The thought of sudden incapacitation or death and estate planning can be a very difficult topic for many individuals and families. Each person has a unique timetable as to when an estate is planned legally versus verbally expressing desires or wishes to loved ones or trusted advisors. However, just a digital footprint is created for internet users, the question arises as to what happens to the digital afterlife?
It is extremely important that access to your online accounts be designated properly and legally in your estate planning. Access to valuable accounts will be either severely restricted or impossible if a trusted individual does not have access to the usernames and passwords should you become suddenly disabled or pass away.
To complicate the estate planning each state has its’ own individual laws which regulate online property versus physical property. The distribution of online property is not addressed in the probate law of the vast majority of states. One would expect this to change as the distribution of online property is an ongoing issue in the probate system.
Your wishes should be specifically dictated in a will; however, usernames and passwords should never be specified in a will. A will is a public document which is filed with the court.
Designate in your will who should have access to your digital data and where their are copies of your digital inventory are located.
How To Protect Digital Assets
Free as well as paid computer programs exist to help compile the inventory. Once the inventory is complete is also needs to be updated regularly. Experts recommend a minimum of quarterly updates.
A hard copy should be printed and the location be made known to the selected advisors. A copy could be stored in a safety deposit box and the location of the safety box could be specified in the will. Experts also recommend downloading a copy to your computer which will become part of the estate as physical property. Cloud services are free and easy to access for storage also.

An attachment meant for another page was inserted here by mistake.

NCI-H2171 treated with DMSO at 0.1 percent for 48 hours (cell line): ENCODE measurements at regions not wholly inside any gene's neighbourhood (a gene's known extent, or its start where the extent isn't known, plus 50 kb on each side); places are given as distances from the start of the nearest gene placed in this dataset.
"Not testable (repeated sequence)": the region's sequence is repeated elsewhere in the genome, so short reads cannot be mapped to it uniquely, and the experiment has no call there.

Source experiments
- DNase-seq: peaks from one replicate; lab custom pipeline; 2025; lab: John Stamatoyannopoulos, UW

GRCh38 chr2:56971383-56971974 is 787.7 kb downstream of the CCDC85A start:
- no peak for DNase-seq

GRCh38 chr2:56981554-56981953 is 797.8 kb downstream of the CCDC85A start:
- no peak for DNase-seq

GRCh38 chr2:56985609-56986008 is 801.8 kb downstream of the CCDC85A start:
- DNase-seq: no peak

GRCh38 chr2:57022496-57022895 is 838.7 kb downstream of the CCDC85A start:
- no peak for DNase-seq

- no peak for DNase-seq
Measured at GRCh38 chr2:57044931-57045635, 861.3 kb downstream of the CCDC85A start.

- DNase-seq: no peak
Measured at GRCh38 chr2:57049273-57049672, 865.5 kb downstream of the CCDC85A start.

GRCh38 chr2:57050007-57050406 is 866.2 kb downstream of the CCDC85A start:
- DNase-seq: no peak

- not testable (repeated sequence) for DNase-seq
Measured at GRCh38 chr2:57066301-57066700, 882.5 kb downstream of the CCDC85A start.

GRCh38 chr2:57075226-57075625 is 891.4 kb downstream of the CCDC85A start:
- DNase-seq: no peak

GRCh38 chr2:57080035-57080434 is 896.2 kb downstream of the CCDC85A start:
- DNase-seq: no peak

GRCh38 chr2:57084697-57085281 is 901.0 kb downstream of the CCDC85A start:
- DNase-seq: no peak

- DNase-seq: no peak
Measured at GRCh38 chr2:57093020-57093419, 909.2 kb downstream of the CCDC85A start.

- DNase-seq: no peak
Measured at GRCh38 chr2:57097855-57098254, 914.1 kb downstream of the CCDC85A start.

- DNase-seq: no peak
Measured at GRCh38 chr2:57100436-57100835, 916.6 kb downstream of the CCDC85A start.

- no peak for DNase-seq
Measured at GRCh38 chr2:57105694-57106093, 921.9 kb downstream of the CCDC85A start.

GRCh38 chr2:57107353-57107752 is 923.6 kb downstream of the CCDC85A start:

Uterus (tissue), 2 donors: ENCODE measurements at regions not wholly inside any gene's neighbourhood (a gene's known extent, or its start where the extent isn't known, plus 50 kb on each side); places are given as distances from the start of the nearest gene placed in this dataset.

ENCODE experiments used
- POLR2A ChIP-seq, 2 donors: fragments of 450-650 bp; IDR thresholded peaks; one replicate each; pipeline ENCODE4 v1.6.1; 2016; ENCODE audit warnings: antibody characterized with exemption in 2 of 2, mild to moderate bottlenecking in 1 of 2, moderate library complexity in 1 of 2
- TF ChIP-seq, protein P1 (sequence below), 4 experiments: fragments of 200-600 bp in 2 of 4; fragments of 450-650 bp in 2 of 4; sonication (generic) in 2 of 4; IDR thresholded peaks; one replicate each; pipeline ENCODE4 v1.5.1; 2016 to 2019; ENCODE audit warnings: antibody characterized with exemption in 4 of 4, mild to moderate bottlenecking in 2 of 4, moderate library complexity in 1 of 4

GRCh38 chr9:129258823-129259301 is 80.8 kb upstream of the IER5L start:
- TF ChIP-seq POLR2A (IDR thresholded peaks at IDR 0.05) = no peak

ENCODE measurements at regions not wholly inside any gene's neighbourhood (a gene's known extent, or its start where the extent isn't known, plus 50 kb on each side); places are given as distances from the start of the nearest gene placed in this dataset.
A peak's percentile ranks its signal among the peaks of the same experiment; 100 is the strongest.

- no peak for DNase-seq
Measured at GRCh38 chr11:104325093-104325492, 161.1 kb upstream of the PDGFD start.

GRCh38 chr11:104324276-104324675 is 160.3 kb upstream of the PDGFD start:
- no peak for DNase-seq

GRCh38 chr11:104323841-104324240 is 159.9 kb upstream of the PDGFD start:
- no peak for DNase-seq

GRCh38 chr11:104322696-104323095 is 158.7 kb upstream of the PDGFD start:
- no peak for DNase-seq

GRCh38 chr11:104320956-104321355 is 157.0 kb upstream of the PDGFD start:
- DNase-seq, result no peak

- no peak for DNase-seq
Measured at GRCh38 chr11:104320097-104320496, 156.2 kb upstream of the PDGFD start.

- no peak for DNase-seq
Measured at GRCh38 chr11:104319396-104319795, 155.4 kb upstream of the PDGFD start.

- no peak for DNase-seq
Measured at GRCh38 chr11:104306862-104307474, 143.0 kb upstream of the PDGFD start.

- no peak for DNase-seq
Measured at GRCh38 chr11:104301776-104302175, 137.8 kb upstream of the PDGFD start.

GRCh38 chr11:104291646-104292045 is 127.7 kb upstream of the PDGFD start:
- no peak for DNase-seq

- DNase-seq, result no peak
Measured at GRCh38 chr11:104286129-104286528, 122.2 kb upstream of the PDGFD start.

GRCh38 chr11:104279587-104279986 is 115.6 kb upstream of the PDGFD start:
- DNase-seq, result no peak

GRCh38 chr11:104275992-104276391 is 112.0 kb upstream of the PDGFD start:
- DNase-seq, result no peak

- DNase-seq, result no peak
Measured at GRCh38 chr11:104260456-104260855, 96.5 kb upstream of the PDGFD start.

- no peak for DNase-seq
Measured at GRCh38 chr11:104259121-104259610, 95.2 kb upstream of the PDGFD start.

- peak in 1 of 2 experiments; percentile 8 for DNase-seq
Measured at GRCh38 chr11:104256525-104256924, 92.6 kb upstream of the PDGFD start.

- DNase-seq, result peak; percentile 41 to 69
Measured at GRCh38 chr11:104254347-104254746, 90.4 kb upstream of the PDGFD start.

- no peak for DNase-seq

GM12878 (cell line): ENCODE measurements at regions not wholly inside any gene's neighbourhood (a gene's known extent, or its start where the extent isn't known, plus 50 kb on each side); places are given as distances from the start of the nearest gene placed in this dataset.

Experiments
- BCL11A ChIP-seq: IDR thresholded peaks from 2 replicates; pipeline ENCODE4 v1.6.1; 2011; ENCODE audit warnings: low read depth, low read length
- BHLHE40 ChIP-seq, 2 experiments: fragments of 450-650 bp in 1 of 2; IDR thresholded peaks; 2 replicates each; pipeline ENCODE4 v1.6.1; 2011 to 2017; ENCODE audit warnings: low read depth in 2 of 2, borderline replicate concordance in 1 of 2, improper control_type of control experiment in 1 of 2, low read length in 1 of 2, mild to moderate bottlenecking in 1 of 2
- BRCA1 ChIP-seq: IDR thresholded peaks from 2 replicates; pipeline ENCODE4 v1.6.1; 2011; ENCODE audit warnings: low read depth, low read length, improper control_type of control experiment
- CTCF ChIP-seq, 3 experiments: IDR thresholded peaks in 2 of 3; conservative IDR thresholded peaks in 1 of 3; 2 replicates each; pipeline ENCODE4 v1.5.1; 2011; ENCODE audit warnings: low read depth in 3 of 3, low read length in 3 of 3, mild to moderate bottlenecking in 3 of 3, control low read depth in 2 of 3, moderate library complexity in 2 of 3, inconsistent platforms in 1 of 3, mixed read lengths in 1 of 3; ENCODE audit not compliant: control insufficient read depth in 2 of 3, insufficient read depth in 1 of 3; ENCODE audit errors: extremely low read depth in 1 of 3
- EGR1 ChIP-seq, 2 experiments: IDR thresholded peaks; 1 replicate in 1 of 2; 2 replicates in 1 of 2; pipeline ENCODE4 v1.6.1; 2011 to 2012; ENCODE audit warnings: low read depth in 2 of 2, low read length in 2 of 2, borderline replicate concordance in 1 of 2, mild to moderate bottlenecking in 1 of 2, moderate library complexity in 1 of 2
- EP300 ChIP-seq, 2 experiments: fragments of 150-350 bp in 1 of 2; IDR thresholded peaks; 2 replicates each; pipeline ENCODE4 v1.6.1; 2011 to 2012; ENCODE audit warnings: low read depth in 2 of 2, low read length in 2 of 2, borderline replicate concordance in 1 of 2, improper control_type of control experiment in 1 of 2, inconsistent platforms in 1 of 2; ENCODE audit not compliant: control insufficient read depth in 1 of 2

Be clear as to who are the beneficiaries are of financial accounts. This can be done when an account is opened or after an account is opened and changed as well in the future if necessary. Each institution has their own forms and procedures to designate a beneficiary or beneficiaries.
The question of saving a Facebook page or timeline frequently arises and particularly arises when there is no access to the Facebook account.
It is the policy of Facebook to not enter into an account; therefore you must pass the Facebook requirements as to if you would have authorization to request an account deletion or memorialization of a page or timeline.
Updated February 2015: Facebook has now added a legacy contact option. Users can find the legacy contact at settings>security>legacy contact. An executor of the facebook account can now be named as well as the option to delete the account upon death.
The executor or legacy contact will be allowed to manage your account upon your passing. While the contact will not post as you, the timeline, friends request and profile pictures can be managed.
Google has the Inactive Account Manager service which permits up to 10 trusted individuals to have access to your account(s). Google has many different services within its’ brand, the Inactive Account Manager permits specifying beneficiaries and their access for each service.
A letter of intent can be drafted which states which individuals could have access to your email accounts upon your death; however, the law is still evolving as to the legality of email access.
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